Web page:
With the world struck by a pandemic like we haven’t seen in the past century, many businesses are caught in the struggle to keep their operations running smoothly. Even those who never thought of transitioning to remote work are now embracing the change — because it’s their only option.
Transitioning to remote work is not as easy as it may seem. But fear not — it’s also not as bad as it can appear. And making the switch to remote work can even come with unexpected benefits for your business.
In fact, an annual IWG report stated that 85% of businesses claim increased productivity because of increased flexibility at work. Another report found that over 50% of businesses state that their productivity improved at least 21% specifically because of remote work.
With strong systems in place, remote work can be just as good — if not better — for your company as working at the office.
Unfortunately, the current reality found many companies unprepared, and there’s no single manual that can help them cope. For remote work to be functional, your business has to consider options like automation, moving to the cloud, and adjusting communication.
Let’s take a look at some simple steps for easing this unexpected transition — and helping your company be better prepared to weather future disruptions, too.
Digital Tools That Help
From communication to data storage, technology can become your new workspace. The trick is to find the tools that allow for streamlined, smooth processes and workflows. For instance, if you don’t have a communication system that covers all of your needs, your employees will end up using a bunch of different methods — from Facebook to email.
Obviously, this doesn’t work. It creates distractions, allows important information to get lost, and it takes more time. Finding a good communication tool is the best way to go. And you have many options — Slack or Google Hangouts, to name a few.
A task management system can also make remote workflows easier for everyone in your company to follow and keep up with. Tools like Trello, Asana, or Clickup are well-known and used.
Furthermore, you should also consider automation where possible. Some analog processes may not work as well with remote work as they would in a regular office setting — for instance, AP or AR, signatures, and approvals. With a remote team, you can’t just pop over to a coworker’s desk for a signature — so these can be automated instead, with the added bonus of streamlining operations and saving time for everyone.
Finally, remember that in this case, less is more. Having multiple tools for one job is redundant and it makes mistakes more likely. Note what your needs are and find tools that meet them. Downsize and streamline as much as possible.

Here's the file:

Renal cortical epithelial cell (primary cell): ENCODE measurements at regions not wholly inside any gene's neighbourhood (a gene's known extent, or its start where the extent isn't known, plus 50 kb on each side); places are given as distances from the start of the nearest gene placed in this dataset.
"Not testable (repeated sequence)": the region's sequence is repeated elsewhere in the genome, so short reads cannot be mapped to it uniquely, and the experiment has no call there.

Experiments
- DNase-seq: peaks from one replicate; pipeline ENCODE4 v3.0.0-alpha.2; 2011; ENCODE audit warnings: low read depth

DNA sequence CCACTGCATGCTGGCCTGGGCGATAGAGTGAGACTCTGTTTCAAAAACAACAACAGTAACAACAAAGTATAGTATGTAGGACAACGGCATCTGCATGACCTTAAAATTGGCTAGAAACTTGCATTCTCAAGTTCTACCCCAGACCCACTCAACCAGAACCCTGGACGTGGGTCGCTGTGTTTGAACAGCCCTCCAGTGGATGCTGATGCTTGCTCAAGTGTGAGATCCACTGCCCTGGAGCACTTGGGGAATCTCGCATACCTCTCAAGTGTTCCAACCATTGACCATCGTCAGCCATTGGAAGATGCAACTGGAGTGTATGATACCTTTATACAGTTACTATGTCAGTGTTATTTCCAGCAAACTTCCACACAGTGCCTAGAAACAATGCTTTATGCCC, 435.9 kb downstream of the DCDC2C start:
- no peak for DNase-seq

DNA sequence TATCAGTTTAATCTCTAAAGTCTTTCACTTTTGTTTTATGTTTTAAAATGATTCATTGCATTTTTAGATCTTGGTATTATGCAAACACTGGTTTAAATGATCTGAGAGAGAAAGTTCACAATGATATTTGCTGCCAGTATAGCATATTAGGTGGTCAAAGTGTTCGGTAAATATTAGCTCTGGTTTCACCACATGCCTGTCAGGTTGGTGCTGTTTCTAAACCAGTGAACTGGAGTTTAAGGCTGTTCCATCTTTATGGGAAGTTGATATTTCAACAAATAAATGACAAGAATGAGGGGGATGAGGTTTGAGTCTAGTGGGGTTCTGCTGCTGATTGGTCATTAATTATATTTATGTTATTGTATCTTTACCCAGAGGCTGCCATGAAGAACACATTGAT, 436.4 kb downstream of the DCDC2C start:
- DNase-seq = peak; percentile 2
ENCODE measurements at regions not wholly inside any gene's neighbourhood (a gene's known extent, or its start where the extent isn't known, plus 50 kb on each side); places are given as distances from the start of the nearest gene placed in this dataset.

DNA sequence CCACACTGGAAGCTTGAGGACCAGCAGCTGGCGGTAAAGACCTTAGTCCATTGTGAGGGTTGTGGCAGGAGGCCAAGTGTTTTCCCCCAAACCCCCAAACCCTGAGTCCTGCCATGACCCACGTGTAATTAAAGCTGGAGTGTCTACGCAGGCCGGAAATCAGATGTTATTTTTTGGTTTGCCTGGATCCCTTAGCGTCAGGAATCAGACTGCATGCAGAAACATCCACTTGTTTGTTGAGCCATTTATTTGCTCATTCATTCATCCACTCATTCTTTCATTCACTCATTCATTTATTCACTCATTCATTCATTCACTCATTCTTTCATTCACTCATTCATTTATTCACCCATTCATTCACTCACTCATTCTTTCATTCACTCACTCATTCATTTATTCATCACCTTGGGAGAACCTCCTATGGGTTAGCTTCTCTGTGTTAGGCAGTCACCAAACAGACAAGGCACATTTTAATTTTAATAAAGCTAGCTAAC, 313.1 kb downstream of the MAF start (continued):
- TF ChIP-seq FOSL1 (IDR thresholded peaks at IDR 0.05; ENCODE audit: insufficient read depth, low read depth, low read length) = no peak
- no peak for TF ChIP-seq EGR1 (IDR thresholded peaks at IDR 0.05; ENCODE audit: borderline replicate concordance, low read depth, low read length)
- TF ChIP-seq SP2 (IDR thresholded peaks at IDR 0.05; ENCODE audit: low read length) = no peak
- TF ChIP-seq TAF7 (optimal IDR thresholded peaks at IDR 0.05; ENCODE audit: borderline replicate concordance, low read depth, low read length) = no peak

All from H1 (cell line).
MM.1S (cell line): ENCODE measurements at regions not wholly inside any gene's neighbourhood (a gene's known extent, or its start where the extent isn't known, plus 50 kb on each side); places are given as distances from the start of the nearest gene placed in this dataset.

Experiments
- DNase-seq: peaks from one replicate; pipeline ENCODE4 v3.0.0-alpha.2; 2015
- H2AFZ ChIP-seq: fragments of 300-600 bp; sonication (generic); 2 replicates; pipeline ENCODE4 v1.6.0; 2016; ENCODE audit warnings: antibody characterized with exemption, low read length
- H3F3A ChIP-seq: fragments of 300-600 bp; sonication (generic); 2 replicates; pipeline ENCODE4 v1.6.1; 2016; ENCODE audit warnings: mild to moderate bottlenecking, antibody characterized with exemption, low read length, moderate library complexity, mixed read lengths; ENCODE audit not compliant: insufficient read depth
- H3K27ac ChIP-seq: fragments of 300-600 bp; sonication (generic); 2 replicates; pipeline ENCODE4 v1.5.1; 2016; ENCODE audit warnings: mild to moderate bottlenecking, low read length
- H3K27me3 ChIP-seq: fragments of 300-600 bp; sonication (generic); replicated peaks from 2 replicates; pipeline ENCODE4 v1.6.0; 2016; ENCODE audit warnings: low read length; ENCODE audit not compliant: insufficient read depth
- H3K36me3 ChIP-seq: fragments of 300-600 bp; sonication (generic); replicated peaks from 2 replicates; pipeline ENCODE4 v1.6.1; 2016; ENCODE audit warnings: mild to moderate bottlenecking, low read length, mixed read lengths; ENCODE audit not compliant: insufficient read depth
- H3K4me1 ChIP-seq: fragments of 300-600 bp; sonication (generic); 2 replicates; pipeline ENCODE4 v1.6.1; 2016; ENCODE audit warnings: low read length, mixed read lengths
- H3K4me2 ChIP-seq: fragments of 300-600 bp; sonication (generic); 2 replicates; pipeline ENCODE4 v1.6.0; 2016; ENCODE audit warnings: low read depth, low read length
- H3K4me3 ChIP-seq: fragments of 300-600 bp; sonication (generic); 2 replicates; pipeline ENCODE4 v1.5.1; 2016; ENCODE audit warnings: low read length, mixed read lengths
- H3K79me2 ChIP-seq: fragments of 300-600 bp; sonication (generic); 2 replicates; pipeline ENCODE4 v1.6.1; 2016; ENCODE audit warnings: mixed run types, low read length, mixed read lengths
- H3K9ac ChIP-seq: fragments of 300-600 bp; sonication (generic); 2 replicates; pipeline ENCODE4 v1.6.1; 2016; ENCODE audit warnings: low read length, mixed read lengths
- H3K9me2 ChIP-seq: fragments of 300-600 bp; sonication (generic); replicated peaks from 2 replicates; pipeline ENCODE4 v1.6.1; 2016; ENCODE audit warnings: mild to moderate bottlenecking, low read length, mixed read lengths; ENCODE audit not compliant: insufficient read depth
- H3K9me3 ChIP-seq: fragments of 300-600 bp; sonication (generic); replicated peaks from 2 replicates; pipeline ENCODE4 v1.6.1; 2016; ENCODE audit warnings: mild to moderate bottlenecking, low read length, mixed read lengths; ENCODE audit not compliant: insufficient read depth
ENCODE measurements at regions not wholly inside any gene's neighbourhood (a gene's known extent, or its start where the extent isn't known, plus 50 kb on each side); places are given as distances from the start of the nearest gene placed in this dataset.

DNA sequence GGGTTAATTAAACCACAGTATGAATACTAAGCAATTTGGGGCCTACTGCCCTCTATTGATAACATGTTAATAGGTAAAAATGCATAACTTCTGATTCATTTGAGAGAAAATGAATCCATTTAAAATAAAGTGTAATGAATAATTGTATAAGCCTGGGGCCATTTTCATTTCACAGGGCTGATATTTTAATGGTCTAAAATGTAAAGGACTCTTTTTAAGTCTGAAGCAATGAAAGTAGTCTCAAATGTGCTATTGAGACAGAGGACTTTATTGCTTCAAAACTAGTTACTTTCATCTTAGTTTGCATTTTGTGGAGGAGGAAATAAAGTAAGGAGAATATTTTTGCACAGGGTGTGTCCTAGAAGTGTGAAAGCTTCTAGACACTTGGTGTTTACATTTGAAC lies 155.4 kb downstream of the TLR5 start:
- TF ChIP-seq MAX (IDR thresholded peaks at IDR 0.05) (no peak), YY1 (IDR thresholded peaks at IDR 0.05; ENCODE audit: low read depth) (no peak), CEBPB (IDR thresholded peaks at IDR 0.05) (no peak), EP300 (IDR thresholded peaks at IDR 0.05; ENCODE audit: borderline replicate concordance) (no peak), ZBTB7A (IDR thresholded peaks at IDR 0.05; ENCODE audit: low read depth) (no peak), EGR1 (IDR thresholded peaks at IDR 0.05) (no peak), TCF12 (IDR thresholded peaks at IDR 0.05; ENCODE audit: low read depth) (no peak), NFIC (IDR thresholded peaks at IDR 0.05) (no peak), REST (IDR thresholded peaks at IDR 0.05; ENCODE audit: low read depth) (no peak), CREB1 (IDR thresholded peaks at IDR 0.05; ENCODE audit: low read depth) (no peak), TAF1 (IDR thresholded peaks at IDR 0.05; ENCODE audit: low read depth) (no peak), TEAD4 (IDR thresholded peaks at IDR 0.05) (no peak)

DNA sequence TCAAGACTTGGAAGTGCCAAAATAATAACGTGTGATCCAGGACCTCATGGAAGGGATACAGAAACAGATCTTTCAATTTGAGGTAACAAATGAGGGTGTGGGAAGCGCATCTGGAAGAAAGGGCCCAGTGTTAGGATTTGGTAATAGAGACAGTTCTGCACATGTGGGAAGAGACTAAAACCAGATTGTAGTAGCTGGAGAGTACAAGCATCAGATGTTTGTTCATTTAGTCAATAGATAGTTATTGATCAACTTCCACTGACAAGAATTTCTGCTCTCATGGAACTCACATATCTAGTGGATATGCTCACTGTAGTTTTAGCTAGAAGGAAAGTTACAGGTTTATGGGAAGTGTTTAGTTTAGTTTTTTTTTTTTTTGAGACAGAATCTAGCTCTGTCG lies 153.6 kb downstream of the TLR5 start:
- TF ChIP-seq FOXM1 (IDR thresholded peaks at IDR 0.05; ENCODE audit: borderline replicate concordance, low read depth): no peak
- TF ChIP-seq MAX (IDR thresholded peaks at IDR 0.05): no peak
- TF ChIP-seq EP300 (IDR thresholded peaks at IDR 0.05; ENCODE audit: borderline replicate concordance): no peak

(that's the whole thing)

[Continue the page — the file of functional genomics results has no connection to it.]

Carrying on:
Communication Is Key
A handy tool will make communication within your company easier, but it won’t be the solution that ends all problems. Communication in an office setting is simple — you just have to walk over to the nearest desk when you need something. But in a digital space, you have to provide clear guidelines as to which situations warrant reaching out.
Create a code of conduct. When should team members call? When should they write emails? Who should they reach out to?
Support collaboration and casual conversations — when appropriate. Maintaining those friendships is important because it’s an excellent motivator and it creates a sense of belonging which is necessary for productive work.
Enable both synchronous and asynchronous communication. The former is incredibly useful for promoting company culture and can continue to be fostered through team meetings via voice or video calls. But the latter is perfect for day-to-day operations, allowing everyone to respond in their own time, with succinct, useful information while staying productive within their own roles.
Measure and Improve
Transitioning suddenly and unexpectedly to remote work probably didn’t make for the smoothest, most thought-out transition. That’s why, in the beginning, you may notice that things aren’t going as well as you’d hoped. Your job at that point would be to investigate why.
For example, you may have introduced a system where your employees have to check-in often or prove that they are, indeed, working. In theory, that sounds great. However, as you go, you may notice that their productivity is lower because this form of control disrupts their deep work.
You can test that theory by eliminating the system for a select number of employees for a few days and see how they fare compared to the group with more control. If you see that the results are positive, remove the need to constantly check-in, and introduce a different system — perhaps a weekly meeting.
Build upon your original plan and install incremental changes based on data you gather and observations you make. This will make your company far more flexible, and if an occasion arises again where you need to use mass remote work, you’ll be better prepared to handle it.
This adaptability is what will make you stand out from your competitors — as they struggle to switch to a different system, you’ll already have a functional one in place.
Tackling Remote Challenges Now Will Set You Up for the Future
No one could have predicted the impact that COVID-19 would have on the world, especially on businesses. However, if you want to continue growing, you have to accept this situation and embrace remote work as the only option for now to keep your workforce healthy and your business afloat.
Remember that transitioning into this new “normal” will help you modernize your operations once the world goes back to its old ways. You may just find that the new reality works better than you expected.
The original version of this article was first published on Future of Work.